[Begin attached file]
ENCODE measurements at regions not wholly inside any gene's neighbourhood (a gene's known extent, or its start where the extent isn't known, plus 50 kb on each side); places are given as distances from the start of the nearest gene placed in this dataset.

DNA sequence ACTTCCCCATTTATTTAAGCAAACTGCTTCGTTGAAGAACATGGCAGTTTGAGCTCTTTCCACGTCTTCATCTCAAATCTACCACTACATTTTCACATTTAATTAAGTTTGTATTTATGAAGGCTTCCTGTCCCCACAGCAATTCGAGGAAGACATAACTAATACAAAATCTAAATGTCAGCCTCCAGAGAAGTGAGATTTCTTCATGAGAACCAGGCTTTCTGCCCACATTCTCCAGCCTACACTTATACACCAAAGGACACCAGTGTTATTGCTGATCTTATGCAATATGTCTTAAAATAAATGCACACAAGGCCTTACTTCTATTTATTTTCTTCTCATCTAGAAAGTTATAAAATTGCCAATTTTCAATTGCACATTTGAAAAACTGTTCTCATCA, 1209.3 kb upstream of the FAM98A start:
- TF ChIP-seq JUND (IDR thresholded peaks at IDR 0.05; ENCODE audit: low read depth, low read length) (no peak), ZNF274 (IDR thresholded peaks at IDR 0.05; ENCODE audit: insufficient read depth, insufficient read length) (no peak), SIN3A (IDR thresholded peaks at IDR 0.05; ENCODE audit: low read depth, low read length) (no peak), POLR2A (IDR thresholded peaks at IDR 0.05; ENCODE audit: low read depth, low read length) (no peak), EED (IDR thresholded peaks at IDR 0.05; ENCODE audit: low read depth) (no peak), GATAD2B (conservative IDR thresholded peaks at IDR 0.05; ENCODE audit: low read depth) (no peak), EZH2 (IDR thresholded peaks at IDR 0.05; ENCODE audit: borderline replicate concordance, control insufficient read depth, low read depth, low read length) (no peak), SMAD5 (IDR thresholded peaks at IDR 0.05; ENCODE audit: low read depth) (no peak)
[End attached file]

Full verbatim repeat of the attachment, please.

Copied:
ENCODE measurements at regions not wholly inside any gene's neighbourhood (a gene's known extent, or its start where the extent isn't known, plus 50 kb on each side); places are given as distances from the start of the nearest gene placed in this dataset.

DNA sequence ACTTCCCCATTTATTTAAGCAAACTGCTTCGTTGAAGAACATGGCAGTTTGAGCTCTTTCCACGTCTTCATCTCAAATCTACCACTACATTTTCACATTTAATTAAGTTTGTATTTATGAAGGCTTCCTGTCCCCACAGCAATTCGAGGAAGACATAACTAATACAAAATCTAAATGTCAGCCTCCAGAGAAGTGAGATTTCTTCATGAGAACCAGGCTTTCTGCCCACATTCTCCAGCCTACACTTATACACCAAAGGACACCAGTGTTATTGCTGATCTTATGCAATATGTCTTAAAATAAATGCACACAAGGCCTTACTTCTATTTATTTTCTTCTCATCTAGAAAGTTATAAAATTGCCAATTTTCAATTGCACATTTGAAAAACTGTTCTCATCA, 1209.3 kb upstream of the FAM98A start:
- TF ChIP-seq JUND (IDR thresholded peaks at IDR 0.05; ENCODE audit: low read depth, low read length) (no peak), ZNF274 (IDR thresholded peaks at IDR 0.05; ENCODE audit: insufficient read depth, insufficient read length) (no peak), SIN3A (IDR thresholded peaks at IDR 0.05; ENCODE audit: low read depth, low read length) (no peak), POLR2A (IDR thresholded peaks at IDR 0.05; ENCODE audit: low read depth, low read length) (no peak), EED (IDR thresholded peaks at IDR 0.05; ENCODE audit: low read depth) (no peak), GATAD2B (conservative IDR thresholded peaks at IDR 0.05; ENCODE audit: low read depth) (no peak), EZH2 (IDR thresholded peaks at IDR 0.05; ENCODE audit: borderline replicate concordance, control insufficient read depth, low read depth, low read length) (no peak), SMAD5 (IDR thresholded peaks at IDR 0.05; ENCODE audit: low read depth) (no peak)